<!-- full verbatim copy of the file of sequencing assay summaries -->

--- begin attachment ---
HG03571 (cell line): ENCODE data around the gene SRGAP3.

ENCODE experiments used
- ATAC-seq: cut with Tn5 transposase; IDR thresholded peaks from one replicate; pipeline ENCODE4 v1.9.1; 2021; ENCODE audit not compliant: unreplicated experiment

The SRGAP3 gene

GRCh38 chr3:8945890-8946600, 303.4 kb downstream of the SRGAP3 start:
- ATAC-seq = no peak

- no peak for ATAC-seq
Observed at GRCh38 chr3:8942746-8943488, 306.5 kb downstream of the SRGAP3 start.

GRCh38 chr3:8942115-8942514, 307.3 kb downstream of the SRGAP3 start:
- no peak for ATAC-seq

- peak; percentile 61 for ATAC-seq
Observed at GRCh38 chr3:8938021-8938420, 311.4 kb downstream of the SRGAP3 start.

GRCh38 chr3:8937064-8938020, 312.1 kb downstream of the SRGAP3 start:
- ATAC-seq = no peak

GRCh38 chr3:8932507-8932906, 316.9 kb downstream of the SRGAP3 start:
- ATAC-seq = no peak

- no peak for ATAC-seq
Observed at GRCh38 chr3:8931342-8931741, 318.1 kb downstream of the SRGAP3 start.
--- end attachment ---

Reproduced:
HG03571 (cell line): ENCODE data around the gene SRGAP3.

ENCODE experiments used
- ATAC-seq: cut with Tn5 transposase; IDR thresholded peaks from one replicate; pipeline ENCODE4 v1.9.1; 2021; ENCODE audit not compliant: unreplicated experiment

The SRGAP3 gene

GRCh38 chr3:8945890-8946600, 303.4 kb downstream of the SRGAP3 start:
- ATAC-seq = no peak

- no peak for ATAC-seq
Observed at GRCh38 chr3:8942746-8943488, 306.5 kb downstream of the SRGAP3 start.

GRCh38 chr3:8942115-8942514, 307.3 kb downstream of the SRGAP3 start:
- no peak for ATAC-seq

- peak; percentile 61 for ATAC-seq
Observed at GRCh38 chr3:8938021-8938420, 311.4 kb downstream of the SRGAP3 start.

GRCh38 chr3:8937064-8938020, 312.1 kb downstream of the SRGAP3 start:
- ATAC-seq = no peak

GRCh38 chr3:8932507-8932906, 316.9 kb downstream of the SRGAP3 start:
- ATAC-seq = no peak

- no peak for ATAC-seq
Observed at GRCh38 chr3:8931342-8931741, 318.1 kb downstream of the SRGAP3 start.